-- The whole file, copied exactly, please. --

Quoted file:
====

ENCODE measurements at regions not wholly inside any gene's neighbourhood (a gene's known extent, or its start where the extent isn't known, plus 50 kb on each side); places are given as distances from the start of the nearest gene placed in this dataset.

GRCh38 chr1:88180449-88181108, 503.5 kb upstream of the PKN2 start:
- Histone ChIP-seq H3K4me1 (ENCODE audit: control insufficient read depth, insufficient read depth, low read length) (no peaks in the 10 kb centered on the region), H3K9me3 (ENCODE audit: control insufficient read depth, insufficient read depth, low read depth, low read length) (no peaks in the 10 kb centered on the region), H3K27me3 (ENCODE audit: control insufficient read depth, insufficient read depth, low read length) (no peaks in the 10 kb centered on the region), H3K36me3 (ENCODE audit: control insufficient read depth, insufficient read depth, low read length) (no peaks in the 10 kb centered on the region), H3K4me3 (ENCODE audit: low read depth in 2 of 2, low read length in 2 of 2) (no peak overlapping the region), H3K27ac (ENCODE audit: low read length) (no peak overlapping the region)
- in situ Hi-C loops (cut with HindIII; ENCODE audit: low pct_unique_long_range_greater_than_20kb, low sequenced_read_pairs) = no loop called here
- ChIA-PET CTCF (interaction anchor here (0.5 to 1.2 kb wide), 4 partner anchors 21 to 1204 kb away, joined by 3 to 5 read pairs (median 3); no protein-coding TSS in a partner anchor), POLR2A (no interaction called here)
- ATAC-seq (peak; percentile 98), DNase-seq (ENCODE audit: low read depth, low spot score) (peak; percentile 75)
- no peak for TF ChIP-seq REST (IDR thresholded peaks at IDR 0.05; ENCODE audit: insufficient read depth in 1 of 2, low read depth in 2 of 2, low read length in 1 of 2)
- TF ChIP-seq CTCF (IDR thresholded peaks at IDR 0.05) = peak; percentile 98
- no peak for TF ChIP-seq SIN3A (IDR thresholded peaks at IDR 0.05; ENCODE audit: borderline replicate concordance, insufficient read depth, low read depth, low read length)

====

ENCODE measurements at regions not wholly inside any gene's neighbourhood (a gene's known extent, or its start where the extent isn't known, plus 50 kb on each side); places are given as distances from the start of the nearest gene placed in this dataset.

GRCh38 chr1:88180449-88181108, 503.5 kb upstream of the PKN2 start:
- Histone ChIP-seq H3K4me1 (ENCODE audit: control insufficient read depth, insufficient read depth, low read length) (no peaks in the 10 kb centered on the region), H3K9me3 (ENCODE audit: control insufficient read depth, insufficient read depth, low read depth, low read length) (no peaks in the 10 kb centered on the region), H3K27me3 (ENCODE audit: control insufficient read depth, insufficient read depth, low read length) (no peaks in the 10 kb centered on the region), H3K36me3 (ENCODE audit: control insufficient read depth, insufficient read depth, low read length) (no peaks in the 10 kb centered on the region), H3K4me3 (ENCODE audit: low read depth in 2 of 2, low read length in 2 of 2) (no peak overlapping the region), H3K27ac (ENCODE audit: low read length) (no peak overlapping the region)
- in situ Hi-C loops (cut with HindIII; ENCODE audit: low pct_unique_long_range_greater_than_20kb, low sequenced_read_pairs) = no loop called here
- ChIA-PET CTCF (interaction anchor here (0.5 to 1.2 kb wide), 4 partner anchors 21 to 1204 kb away, joined by 3 to 5 read pairs (median 3); no protein-coding TSS in a partner anchor), POLR2A (no interaction called here)
- ATAC-seq (peak; percentile 98), DNase-seq (ENCODE audit: low read depth, low spot score) (peak; percentile 75)
- no peak for TF ChIP-seq REST (IDR thresholded peaks at IDR 0.05; ENCODE audit: insufficient read depth in 1 of 2, low read depth in 2 of 2, low read length in 1 of 2)
- TF ChIP-seq CTCF (IDR thresholded peaks at IDR 0.05) = peak; percentile 98
- no peak for TF ChIP-seq SIN3A (IDR thresholded peaks at IDR 0.05; ENCODE audit: borderline replicate concordance, insufficient read depth, low read depth, low read length)